Escalation of the contrasts (1927-32)
In October 1926 Seipel was again Federal Chancellor, followed from April 1929 by the governments under E. Streeruwitz (CP; May to September 1929), Schober (September 1929 to September 1930), C. Vaugoin (CP; September to December 1930),O Ender (CP; December 1930 to June 1931) and K. Buresch (CP; June 1931 to May 1932). The short life of most of the cabinets in the succession of the Seipel government was dominated by the party-political and ideological polarization between “Austromarxists” and “anti-Marxists”. H. between the social democracy, which wanted to build a “socialist Austria” as part of its “Linz program” (November 1926), and the bourgeois forces, v. a. the CP, in which corporate state ideas came to the fore more and more. The tensions were exacerbated by the confrontation of ideologically opposing paramilitary groups: the Social Democratic Republican Protection Association on the one hand and initially conservative, later fascist “front-line combatants’ associations” on the other. When members of the Heimwehr who had killed two people in a clash with the Republican Protection Association were acquitted in the Schattendorf trial, there were militant demonstrations by socialist workers in July 1927 (fire in the Vienna Palace of Justice). Since the bloody suppression of these demonstrations, the Heimwehr, which, under the leadership of E. R. von Starhembergs, increasingly oriented themselves ideologically towards Italian fascism (“Austrofascism”), became more prominent in domestic political life.
On December 5, 1928, the Federal Assembly elected W. Miklas as Federal President. Under the influence of the authoritarian, anti-parliamentary tendencies advancing in Europe, the Schober government pushed through the popular election of the Federal President at the expense of parliamentary bodies (constitutional reform of December 7, 1929). In 1930 representatives of the Home Guard were first in government (under Vaugoin) involved. After the last National Council elections in the First Republic (November 9, 1930), in which the SP became the strongest party again but remained excluded from the government, the formation of a government became extremely difficult. The Heimwehr gained its own representation as a »home bloc« in the National Council. The effects of the global economic crisis (since 1929; unemployment in February 1933: 557,000 people or 21.7%; disruption of state finances, especially as a result of state liability for the collapse of the Austrian Creditanstalt, 1931) exacerbated the domestic political radicalization. The plan for a German-Austrian customs union failed in 1931 BC. a. at the resistance of France.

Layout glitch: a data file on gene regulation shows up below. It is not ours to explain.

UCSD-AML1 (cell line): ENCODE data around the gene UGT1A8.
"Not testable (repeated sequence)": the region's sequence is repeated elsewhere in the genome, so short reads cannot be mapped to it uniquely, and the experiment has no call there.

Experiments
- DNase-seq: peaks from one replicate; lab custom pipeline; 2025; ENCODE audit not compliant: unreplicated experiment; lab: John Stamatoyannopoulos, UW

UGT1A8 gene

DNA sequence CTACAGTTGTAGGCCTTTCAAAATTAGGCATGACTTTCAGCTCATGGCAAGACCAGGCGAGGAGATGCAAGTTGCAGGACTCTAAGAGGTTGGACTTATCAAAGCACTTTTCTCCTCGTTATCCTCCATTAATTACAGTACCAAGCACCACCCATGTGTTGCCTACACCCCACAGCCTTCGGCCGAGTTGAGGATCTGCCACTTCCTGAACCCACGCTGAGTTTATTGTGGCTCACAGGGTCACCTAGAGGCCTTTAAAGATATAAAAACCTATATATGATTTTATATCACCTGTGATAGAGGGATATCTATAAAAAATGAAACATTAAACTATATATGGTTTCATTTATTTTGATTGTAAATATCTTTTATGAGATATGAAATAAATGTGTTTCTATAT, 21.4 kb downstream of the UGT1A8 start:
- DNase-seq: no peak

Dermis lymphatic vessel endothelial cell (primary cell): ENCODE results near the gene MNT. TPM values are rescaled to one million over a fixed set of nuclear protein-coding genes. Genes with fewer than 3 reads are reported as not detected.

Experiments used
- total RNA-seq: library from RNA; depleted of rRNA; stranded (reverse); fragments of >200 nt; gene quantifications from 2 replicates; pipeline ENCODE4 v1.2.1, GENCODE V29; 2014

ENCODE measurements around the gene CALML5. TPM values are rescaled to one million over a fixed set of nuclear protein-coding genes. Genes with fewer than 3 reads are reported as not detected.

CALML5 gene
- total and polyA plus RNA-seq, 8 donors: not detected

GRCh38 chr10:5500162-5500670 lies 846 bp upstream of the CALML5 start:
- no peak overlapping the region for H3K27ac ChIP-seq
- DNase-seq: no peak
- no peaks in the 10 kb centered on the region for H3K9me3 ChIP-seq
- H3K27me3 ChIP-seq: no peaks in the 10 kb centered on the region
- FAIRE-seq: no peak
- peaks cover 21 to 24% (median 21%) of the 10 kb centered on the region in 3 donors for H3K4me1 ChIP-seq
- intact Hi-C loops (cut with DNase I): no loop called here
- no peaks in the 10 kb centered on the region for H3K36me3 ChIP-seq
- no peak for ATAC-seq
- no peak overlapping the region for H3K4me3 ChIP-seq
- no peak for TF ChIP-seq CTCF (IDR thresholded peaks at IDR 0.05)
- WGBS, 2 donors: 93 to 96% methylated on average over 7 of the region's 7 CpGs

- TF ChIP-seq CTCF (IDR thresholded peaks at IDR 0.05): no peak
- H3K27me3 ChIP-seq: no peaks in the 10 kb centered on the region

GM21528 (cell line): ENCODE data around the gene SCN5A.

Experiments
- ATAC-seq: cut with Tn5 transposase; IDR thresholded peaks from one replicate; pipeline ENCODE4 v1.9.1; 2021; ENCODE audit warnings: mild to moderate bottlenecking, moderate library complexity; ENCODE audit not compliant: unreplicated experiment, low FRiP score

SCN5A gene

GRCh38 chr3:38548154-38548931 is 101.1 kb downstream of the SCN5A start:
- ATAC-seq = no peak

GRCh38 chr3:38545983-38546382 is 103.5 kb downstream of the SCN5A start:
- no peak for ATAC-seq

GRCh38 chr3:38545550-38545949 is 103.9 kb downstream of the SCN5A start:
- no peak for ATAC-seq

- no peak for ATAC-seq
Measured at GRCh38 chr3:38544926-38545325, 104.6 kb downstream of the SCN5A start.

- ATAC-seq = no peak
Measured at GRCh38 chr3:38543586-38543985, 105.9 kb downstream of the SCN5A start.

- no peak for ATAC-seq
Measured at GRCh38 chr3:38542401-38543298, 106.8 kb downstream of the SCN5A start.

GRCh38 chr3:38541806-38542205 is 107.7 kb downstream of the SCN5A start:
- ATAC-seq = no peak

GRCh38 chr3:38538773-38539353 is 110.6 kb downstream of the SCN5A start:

The authoritarian system of rule (1932-38)
In May 1932, E. Dollfuss became Federal Chancellor at the head of a coalition government made up of Christian Socialists, Landbund and Heimatblock.